|An example: two forms of the preposition "in" expressed by graffiti: "nella" (in my -feminine singular- head),|
and "nelle" (in my -feminine, plural- shoes)
Saturday, April 5, 2014
Struggles in bilingual competence: Fluency, errors, and those darn “little words”
I know, scientifically, that the process of language acquisition is dynamic and uneven. Second language learners, and even children developing their native language, experience periods of measurable growth, plateaus, and even periods of apparent regression in their linguistic capabilities. Knowing this, however, does little to quell my daily striving to improve my Italian.
Even before I came here, I said, “I speak Italian fluently, but errorfully”. This is still the case. Since I got here, I have been able to carry on a conversation, tell a story, teach a class, and even give a research presentation in a more-or-less fluid way. However, I do all of these things with many errors. My language is not “correct” by any stretch of the imagination.
There was a time in second language acquisition research when people focused on errors: how to classify them, when and how to correct them, how many to correct, etc. Actually, the delicate balance of encouraging communication and correcting errors is still a challenge in second language classrooms. Nowadays, I find myself very attuned to the question of linguistic errors in my own production.
Basically, languages contain two types of words (we could make this distinction at the level of the morpheme, but to keep it simple, I’ll talk about words). Generally, when we think of “words”, we think of lexical (content) words: the ones that carry meaning, like house, famiglia, gelato, dog, intelligente, interesting, chiesa, etc. However, languages also include syntactic (function) words: the “little words”, that don’t necessarily mean anything, but support the grammatical structure of the language, like to, for, the, per, di, in, verb endings, etc. These “little words” are the ones that usually give second language learners trouble- serious trouble!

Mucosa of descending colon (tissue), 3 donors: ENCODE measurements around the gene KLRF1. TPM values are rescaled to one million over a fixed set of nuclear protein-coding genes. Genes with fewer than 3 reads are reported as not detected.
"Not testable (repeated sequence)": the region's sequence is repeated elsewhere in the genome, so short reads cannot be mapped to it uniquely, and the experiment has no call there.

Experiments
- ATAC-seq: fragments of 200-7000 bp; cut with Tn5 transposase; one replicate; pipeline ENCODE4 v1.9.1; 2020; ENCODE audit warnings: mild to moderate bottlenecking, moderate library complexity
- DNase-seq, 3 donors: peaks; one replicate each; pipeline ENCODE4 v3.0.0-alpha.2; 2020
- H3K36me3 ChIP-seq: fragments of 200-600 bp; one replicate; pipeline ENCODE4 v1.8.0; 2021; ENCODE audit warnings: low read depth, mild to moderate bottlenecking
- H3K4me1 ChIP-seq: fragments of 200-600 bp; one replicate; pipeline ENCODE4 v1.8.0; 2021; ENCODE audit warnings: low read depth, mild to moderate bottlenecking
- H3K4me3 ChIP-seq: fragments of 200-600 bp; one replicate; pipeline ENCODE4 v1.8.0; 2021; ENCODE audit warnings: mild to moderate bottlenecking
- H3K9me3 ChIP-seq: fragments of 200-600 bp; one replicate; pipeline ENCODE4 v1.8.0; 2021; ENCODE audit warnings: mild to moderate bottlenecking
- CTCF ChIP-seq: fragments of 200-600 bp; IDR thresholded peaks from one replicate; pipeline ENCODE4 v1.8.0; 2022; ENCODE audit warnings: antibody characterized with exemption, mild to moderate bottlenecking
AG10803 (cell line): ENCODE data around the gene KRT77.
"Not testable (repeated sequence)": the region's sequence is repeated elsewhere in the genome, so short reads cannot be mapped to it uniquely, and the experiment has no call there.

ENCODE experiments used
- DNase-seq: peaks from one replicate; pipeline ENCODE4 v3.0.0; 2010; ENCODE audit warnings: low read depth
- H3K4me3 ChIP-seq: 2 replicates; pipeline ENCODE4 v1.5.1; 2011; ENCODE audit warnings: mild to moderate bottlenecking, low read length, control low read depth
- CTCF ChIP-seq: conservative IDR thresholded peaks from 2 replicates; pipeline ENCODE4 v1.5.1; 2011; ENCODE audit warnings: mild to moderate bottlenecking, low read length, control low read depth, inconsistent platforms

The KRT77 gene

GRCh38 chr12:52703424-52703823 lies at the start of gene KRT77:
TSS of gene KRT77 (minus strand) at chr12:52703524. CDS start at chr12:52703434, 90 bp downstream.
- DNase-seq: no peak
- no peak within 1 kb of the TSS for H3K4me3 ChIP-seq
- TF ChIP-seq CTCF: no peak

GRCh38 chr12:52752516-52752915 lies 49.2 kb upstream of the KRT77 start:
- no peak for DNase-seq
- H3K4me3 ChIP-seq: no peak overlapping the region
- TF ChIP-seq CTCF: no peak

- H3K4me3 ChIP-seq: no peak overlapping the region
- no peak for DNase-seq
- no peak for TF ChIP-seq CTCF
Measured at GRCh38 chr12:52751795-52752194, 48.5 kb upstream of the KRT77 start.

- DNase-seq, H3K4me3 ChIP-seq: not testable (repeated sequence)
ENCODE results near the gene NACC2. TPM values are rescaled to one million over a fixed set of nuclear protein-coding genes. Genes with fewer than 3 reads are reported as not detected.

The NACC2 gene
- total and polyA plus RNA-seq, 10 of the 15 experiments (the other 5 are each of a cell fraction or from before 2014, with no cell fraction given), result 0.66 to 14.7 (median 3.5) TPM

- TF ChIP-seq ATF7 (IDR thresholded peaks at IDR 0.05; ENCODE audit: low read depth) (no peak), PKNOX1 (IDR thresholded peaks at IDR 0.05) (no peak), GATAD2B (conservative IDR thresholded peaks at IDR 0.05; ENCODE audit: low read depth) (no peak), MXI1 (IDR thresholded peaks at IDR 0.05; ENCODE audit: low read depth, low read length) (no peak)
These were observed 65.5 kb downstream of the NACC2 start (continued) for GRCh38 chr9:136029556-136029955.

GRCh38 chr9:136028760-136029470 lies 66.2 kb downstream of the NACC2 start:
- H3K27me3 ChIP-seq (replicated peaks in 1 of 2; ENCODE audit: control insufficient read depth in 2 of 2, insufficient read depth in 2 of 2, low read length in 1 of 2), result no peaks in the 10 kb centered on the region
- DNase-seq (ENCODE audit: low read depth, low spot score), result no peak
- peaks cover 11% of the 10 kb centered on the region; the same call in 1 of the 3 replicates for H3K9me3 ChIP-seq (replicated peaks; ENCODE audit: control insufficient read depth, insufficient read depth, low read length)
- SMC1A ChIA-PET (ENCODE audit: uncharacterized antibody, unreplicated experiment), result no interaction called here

Have you ever noticed that, when you speak to someone using English as a second language, they tend to omit the ‘s’ of third person singular verbs (“He walk to the school”)? They also tend to omit articles or overuse articles (the, a, an). Function words are less salient because they tend to be unstressed and often are not necessary to get our message across.
Of course, Italian is full of these “little words”, and they drive me crazy on a daily basis. In Italian, articles, object pronouns, and prepositions change for number AND gender. Thus, the preposition in might be in, but it might also be nel, nella, nell’, nei, or nelle. Same goes for the prepositions, a, di, da, and su. Possessive adjectives have similar challenges (“my” might be expressed as mio, mia, mie, or miei), and I’m not even going to get into direct and indirect object pronouns (clitics)!
The question is, how does the second language speaker improve his/her use of these “little words”, and how helpful is error correction in this process? This is not a research study! This is my own personal reflection. During the last week, I have decided a couple of things.
First, it takes a lot of time. Ci vuole tempo. For the most part, I know the rules. I know the grammar. In some cases, I can even explain it better than a native speaker. However, I still make mistakes all the time (seriously, like every time I open my mouth). Thus, error correction, for spoken Italian, is not very helpful for me. Usually, when I make an error, I know it. I walk down the street trying to sort these things out in my head. Then I speak and a mess comes out, but I am aware of the mess and I know how to fix it. My brain just needs time to sort out the application of these rules in real time. Of course, I also ask for help all the time: “How do you say X? Should I use this form or that form? Is X feminine or masculine? What is the plural form of X?” This is helpful! Unsolicited error correction? Not as much.
On the other hand, in writing, error correction is VERY helpful. I couldn’t live without Word’s autocorrect function, which corrects my grammar and spelling in Italian. Whenever I write, I learn so much from this process. I guess I need to write more.
So, this being said, my other decision is that I need to give myself a break. Not stress. Keep talking and writing. Just communicate. Just the other day, I was discussing my language drama with a friend here who really warmed my heart. She said (in Italian), “Your Italian is sincerely perfect. If it was better, it wouldn’t be as much ‘you’”. Errors and all, my Italian is part of me, at this very moment, in this beautiful city. Time to go out and use it.